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Continued Below-Average Year for California Snowpack

 

The California wet season got off to a quick start, but then came to a screeching halt.

The Department of Water Resources (DWR) conducted the third manual snow survey of 2020 on February 27 at Phillips Station near Lake Tahoe.  The manual survey recorded 29 inches of snow depth and a snow water equivalent (SWE) of 11.5 inches, which is 47% of the March average for this location.

“This past February, there actually wasn’t any recorded measurable precip in the northern Sierra on our 8 station index,” said Sean de Guzman, chief of DWR’s Snow Surveys and Water Supply Forecasting Section.  “And that’s actually never happened before in its history since 1921.”

To monitor the health of the Sierra snowpack, officials take monthly observations to determine the snow water equivalent or SWE.  The SWE measures the amount of water contained within the snowpack, which is a crucial measurement for forecasting runoff.

“The snowpack is like a reservoir and during the spring months into early summer, we see that snowmelt come into our reservoirs to add additional storage,” said Molly White, chief of DWR’S State Water Project, Water Operations Office.

Current readings statewide put the SWE just below 50% of average, with 2020 on pace to be a below normal year.  This puts the pressure on March and April to catch up as 27 million people and 750,000 acres of farmland rely on California’s melting snow.

According to the DWR, the state’s largest six reservoirs currently hold between 92% (Oroville) and 132% (Melones) of their historical averages for this date.  Lake Shasta, California’s largest surface reservoir, is 107% of its historical average and sits at 78% of capacity.  DWR conducts five media-oriented snow surveys at Phillips Station each winter in January, February, March, April and, if necessary, May.  On average, the snowpack supplies about 30% of California’s water needs as it melts in the spring and early summer.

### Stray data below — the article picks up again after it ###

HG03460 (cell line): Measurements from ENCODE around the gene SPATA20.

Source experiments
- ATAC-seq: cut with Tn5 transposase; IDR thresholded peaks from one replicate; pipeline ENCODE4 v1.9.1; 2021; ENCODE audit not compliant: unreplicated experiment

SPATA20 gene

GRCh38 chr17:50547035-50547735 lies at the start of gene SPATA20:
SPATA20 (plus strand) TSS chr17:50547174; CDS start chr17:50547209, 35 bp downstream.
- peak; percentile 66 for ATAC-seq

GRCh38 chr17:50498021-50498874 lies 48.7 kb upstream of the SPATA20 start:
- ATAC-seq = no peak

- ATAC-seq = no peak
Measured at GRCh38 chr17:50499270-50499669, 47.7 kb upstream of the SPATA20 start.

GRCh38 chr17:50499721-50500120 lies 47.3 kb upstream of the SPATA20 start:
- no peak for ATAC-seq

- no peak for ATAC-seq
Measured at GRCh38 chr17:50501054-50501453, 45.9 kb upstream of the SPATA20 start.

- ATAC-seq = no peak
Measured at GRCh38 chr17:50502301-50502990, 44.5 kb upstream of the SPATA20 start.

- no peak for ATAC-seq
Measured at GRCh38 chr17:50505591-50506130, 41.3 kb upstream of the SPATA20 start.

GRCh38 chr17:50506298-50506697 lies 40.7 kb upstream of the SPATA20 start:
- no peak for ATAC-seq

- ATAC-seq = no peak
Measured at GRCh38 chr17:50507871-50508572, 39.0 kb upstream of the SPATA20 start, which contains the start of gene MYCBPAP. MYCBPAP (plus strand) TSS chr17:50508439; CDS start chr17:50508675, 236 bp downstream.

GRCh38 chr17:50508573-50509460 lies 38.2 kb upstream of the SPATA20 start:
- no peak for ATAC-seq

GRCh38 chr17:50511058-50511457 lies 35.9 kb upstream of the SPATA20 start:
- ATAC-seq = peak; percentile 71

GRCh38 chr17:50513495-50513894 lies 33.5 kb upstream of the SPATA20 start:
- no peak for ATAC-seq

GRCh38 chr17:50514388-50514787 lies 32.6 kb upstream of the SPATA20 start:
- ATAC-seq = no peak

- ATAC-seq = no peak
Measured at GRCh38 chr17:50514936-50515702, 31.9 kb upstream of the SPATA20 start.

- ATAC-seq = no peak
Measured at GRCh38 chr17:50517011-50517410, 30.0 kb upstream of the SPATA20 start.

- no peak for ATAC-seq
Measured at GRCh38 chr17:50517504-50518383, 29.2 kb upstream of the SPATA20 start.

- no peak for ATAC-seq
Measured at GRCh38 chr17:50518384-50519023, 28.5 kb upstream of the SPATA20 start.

About the author
Meredith is a Certified Broadcast Meteorologist as designated by the American Meteorological Society.  She was born and raised in Cleveland but has worked from coast to coast covering almost every type of weather.  She's been live out in the field during destructive tropical storms on the Gulf Coast of Florida, raging wildfires in Southern California, and covered the wreckage from tornadoes in t... Load Morehe Great Plains. In 2009, she reported on the damaging hail storm during the Sturgis Motorcycle Rally and in 2017, the historic California winter storms that produced record rain totals and devastating flash flooding.  Prior to joining WeatherNation, Meredith worked at KEYT/KKFX in Santa Barbara, CA, KOTA-TV in Rapid City, SD, WWSB-TV in Sarasota, FL, and began her career as an intern at WGN-TV in Chicago.  She was Santa Barbara's "Favorite Weathercaster of the Year" in 2016 and the Community Partner of the Year in 2017 for her volunteer work with Make-A-Wish Tri-Counties and awarded with the 2018 Valparaiso University Alumni Association First Decade Achievement Award. Meredith co-chairs the American Meteorological Society Station Scientist Committee, which focuses on raising greater awareness & outreach when it comes to science education for viewers.  She's also an accomplished reporter, producing weather and science stories including rocket launches at Vandenberg Air Force Base and the new GOES-16 satellite and it's impacts on weather forecasting.  Meredith's also worked on features that took her paragliding along the coast, white water rafting in Northern California, learning to surf in the Pacific Ocean, and how to be an aerial photographer while flying a single engine plane!

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